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Female hockey fandom and the good ol' boys' club

What's a girl to do when the hockey world won't let her enjoy the game and the fandom?

Women can be hockey fans, too.
Women can be hockey fans, too.
Martin Rose

By now, I'm probably infamous in hockey twitter as the woman who started the string of tweets that exposed Harrison Mooney as a serial sexual harasser. If I'm going to be honest, it's things like that that drove me away from wanting to be a part of hockey fandom. I didn't want to write about hockey anymore, I didn't want to talk about hockey anymore; I just wanted to enjoy the game in peace without fear of harassment.

I've been harassed by two hockey writers by my count, and I know other women have been harassed numerous times, too. Plain and simple: being a hockey fan online isn't a safe space for women. In fact, it's downright frightening at times.

It's no secret that hockey is notoriously a white bro sport, white as the ice they play on. The boys' club that watches and writes about it is what it is: a boys' club. It's men of all spades who get to dictate what the culture is like. While understandable on the ice (because, well, it is a boys' club in the locker room), why should it extend to how fandom should be? Why should it be around to isolate women?

But! Hockey fans come in all forms — intersectionality exists for a reason — and that's good! Telling them to keep quiet when there's an injustice, such as sexual harassment, isn't helping anyone. If one woman speaks up about being harassed, the response shouldn't be to shame her or to harass her even more or to not believe her. Support her, believe her, let her know it's not her fault (because it's not! No one asks to be sexually harassed).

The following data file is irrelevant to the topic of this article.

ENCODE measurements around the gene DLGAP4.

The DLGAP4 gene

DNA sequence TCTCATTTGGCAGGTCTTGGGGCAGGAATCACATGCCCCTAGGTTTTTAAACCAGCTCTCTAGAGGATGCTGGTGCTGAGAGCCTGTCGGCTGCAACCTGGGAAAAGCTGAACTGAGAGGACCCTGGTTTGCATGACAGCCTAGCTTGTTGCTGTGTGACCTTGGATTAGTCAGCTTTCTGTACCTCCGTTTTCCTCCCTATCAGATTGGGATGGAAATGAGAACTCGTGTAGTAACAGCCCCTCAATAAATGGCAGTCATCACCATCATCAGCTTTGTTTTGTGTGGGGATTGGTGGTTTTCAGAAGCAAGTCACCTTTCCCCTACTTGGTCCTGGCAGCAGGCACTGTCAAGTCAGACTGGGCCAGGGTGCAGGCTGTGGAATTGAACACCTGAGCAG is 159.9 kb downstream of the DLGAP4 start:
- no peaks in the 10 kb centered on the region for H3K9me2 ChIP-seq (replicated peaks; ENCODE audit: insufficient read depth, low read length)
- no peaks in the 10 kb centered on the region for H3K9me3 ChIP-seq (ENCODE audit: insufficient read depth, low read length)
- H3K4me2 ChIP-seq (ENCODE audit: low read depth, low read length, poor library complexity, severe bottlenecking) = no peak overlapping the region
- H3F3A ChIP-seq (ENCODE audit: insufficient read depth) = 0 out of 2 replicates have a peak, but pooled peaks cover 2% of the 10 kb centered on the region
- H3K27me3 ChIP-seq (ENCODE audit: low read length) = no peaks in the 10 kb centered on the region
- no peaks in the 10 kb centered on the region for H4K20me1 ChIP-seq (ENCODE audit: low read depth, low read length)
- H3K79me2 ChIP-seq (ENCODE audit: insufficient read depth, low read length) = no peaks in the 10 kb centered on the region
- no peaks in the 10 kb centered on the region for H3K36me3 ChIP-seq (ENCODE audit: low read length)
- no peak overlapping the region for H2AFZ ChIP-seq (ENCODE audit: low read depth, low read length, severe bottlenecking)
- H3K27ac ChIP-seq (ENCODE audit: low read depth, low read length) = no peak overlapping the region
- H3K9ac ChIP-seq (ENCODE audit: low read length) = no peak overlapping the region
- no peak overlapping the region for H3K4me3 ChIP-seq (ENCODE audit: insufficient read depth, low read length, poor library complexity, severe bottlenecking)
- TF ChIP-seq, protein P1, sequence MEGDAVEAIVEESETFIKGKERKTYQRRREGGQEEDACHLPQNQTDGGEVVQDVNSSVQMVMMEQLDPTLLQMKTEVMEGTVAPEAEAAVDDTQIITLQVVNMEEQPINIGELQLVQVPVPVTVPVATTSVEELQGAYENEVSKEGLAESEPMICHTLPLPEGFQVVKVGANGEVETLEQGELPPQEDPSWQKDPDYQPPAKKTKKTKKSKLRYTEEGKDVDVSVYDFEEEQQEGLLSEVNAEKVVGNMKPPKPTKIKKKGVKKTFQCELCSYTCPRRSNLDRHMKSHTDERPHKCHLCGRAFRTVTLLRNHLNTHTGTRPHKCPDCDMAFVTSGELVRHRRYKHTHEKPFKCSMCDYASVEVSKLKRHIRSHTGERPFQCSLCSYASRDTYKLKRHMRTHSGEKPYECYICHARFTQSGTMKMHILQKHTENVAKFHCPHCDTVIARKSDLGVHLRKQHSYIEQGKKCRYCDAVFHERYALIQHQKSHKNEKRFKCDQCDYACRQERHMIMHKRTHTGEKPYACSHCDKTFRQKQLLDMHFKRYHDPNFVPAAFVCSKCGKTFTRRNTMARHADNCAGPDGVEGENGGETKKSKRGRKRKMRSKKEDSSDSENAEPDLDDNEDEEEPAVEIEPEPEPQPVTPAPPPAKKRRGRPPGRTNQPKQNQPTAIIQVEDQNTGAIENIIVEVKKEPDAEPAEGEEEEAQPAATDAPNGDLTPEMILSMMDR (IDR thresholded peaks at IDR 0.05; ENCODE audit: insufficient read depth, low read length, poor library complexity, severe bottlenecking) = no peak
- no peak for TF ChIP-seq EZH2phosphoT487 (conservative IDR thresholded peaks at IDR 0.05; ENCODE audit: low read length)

"She's only doing it for the attention!"

No, let me tell you, most women who have experienced things like these often keep quiet because of the unwanted attention and harassment. If a woman — or any minority, for that matter — talks about being oppressed, you best believe them. It's hard to implement that on a wide scale, but hey, maybe starting in our little corner of hockey might actually do some good.

"Oh, she's a liar."

No, wrong again. What's the point of lying about something that legitimately scares you? Yeah, I thought so.

Hockey needs to be diverse, just as everything else in the world does, but starting to accept diversity on a micro level might pave the way for acceptance on a macro level. Keeping the minority genders out of the fandom only sets everyone back.

Telling women to keep quiet and accept that it's just part of the status quo sets everyone back. It also makes you look like a fool if you do this.

In order to truly enact change, you start with changing the systemic wrong, such as constant harassment. Condoning it only perpetuates the awful cycle that treats women like objects. People who identify as women aren't objects; they're so much more than that. Hell, they're pretty damn good hockey writers, too. Discrediting them because of their gender is such a sophomoric, sexist, misogynistic thing to do. And you don't want to be any of that, do you?

Hockey's a safe space for men, which shouldn't be the case. It should be a safe space for everyone to enjoy a great game.